Once a little sound testing had taken place, the band were right into New Age Norms Part 1, and the order of the tracks on the studio album proved surprisingly driven in a live setting. Starting off with “Complainer”, it was hard not to see some very current relevance in lyrics like “You say you want to change this world, don’t sit around complain about it…” and in “Fine Fine Fine”, the suggestion that nostalgia is not always very helpful, especially when we have more to learn also seemed particularly timely. We have to remember that this album was only released in 2019, so many of the issues we’re facing in society right now were already taking shape, and Cold War Kids definitely took an eerily accurate assessment of the times.

In between these songs, there was a little subtle discussion between band members, particularly from Nathan Willett, delivering their own critiques on their performance and the shuffling of papers made for a more behind-the-scenes feel than a concert usually would. It tended toward a live studio recording session in terms of the atmosphere, in a way, and that informality certainly fits our times, including the audience in soundchecks and tune ups. We may not be able to go to live shows, for the most part, but we do get the added bonus of feeling like we are actually in a room with the band, especially during this show.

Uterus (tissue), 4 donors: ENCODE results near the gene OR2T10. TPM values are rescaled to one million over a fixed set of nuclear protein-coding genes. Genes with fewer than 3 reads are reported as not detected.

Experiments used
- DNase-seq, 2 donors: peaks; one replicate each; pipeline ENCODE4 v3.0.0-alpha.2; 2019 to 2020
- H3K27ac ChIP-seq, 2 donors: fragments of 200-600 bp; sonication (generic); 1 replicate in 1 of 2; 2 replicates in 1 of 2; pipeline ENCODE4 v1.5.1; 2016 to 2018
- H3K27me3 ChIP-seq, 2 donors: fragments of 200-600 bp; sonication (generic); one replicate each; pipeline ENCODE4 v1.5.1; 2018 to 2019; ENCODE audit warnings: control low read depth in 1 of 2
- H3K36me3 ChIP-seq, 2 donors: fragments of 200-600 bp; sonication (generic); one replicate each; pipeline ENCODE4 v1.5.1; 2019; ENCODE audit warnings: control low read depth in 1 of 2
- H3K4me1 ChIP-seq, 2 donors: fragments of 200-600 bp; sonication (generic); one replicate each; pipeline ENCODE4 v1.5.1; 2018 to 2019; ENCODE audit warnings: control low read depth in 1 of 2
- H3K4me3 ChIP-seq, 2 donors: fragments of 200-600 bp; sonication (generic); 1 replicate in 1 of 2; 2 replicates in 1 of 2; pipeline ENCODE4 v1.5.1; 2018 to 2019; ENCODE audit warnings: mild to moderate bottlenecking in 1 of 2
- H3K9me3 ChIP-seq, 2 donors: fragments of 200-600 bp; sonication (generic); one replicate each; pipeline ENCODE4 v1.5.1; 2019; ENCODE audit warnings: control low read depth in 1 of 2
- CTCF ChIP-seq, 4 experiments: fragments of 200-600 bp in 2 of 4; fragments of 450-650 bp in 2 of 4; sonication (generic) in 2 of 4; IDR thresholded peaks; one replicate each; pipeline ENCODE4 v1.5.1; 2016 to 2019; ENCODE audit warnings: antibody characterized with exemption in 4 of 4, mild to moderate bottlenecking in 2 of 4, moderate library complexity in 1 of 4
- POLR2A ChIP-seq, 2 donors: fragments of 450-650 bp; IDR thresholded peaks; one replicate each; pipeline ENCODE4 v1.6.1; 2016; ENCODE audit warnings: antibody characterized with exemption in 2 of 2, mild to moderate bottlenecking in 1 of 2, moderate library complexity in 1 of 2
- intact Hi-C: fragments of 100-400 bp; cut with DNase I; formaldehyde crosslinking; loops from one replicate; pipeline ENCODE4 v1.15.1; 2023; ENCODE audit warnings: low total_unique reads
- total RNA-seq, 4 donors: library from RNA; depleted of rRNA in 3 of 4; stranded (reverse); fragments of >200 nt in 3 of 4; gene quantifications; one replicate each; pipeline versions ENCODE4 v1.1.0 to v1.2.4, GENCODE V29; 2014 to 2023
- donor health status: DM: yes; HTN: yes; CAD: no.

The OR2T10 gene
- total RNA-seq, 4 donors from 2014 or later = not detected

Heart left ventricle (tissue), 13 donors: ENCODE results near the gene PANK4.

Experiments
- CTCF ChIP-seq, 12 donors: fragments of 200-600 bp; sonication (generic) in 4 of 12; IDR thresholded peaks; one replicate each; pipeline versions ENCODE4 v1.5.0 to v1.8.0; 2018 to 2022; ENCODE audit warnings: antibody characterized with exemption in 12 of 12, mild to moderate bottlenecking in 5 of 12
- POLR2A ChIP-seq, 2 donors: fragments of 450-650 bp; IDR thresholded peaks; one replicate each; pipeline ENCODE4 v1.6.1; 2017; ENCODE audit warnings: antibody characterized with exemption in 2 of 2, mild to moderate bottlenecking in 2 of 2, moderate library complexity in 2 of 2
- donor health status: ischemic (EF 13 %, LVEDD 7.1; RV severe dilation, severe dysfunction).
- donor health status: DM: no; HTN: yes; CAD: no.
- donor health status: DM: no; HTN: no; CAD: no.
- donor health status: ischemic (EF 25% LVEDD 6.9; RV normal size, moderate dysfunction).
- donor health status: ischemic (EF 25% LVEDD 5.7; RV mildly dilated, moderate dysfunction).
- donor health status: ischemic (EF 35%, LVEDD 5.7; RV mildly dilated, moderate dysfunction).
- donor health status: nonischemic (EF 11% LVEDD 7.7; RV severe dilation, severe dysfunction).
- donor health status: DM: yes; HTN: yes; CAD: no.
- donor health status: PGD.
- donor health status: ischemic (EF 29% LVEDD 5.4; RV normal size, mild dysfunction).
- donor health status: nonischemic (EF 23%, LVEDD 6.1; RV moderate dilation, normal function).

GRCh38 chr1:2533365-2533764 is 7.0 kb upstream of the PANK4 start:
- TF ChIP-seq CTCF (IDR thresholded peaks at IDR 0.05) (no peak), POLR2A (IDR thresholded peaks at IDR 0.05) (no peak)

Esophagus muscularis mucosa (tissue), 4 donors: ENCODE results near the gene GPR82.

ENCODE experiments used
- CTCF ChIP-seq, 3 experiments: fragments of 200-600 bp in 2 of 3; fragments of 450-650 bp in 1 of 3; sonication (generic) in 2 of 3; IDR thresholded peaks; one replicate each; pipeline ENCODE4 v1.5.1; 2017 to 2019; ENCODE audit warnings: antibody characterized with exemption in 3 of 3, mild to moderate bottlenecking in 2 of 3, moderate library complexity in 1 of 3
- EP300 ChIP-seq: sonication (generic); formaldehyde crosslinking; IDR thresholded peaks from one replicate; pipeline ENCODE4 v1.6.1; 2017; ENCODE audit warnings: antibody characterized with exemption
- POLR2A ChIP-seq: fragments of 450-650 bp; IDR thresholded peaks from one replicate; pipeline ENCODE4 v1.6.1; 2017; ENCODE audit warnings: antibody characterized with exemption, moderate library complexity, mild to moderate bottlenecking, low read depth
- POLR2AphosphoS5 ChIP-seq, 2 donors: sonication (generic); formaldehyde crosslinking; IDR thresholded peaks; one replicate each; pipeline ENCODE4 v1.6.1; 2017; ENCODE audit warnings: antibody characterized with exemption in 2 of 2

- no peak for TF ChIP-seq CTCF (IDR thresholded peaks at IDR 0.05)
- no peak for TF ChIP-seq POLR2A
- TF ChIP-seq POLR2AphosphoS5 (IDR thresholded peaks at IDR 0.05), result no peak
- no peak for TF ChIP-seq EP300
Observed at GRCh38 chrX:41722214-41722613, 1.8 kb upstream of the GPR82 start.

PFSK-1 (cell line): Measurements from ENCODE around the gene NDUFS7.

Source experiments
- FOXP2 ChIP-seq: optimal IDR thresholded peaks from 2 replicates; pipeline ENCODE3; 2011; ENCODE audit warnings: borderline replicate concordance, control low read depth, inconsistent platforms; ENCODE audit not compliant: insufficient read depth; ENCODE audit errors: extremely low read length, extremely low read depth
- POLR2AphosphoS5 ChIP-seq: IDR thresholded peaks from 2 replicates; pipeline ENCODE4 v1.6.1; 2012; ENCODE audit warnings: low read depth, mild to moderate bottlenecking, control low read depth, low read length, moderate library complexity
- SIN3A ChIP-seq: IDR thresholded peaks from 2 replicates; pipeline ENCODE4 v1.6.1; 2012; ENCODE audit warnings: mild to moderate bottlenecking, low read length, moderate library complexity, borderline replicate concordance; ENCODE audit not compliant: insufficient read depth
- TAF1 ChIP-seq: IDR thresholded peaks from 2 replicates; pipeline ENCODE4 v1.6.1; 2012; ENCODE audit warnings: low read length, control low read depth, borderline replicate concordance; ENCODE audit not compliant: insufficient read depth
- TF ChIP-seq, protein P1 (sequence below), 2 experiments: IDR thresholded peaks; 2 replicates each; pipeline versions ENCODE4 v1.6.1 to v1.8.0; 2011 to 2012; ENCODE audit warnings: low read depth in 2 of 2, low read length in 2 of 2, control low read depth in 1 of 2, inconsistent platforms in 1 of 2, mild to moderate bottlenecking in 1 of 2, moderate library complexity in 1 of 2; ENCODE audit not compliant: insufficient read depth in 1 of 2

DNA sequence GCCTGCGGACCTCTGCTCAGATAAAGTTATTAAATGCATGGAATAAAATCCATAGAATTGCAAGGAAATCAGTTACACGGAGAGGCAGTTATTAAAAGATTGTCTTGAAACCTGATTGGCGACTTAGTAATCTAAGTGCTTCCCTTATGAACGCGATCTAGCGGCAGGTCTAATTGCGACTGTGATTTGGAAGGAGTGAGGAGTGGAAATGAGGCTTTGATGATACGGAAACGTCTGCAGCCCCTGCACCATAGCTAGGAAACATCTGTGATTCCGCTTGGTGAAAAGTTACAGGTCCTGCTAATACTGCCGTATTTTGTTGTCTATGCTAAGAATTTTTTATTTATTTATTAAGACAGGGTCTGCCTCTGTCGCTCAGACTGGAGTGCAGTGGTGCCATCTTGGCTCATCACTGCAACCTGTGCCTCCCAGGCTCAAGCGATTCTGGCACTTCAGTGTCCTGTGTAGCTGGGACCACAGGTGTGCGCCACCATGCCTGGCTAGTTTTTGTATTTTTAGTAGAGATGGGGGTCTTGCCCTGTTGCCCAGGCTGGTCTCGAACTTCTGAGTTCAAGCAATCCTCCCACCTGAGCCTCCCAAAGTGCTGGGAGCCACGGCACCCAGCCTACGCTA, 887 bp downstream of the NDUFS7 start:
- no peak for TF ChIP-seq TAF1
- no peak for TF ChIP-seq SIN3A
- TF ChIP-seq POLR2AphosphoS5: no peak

The set continued with “Waiting For Your Love”, but skipped over “Beyond the Pale” to return to it at the end of the playthrough, most likely because it would take Willett down to a solo with the piano.  Instead, we got “Dirt In My Eyes”, pulling in Blues and Soul influences and picking up what was beginning to take shape of a narrative on New Age Norms Part 1 that would become even more apparent with New Age Norms Part 2, the story of a central character struggling with their place in relationships, losing grounding influences in their lives, and wondering whether they had taken the wrong path “down”.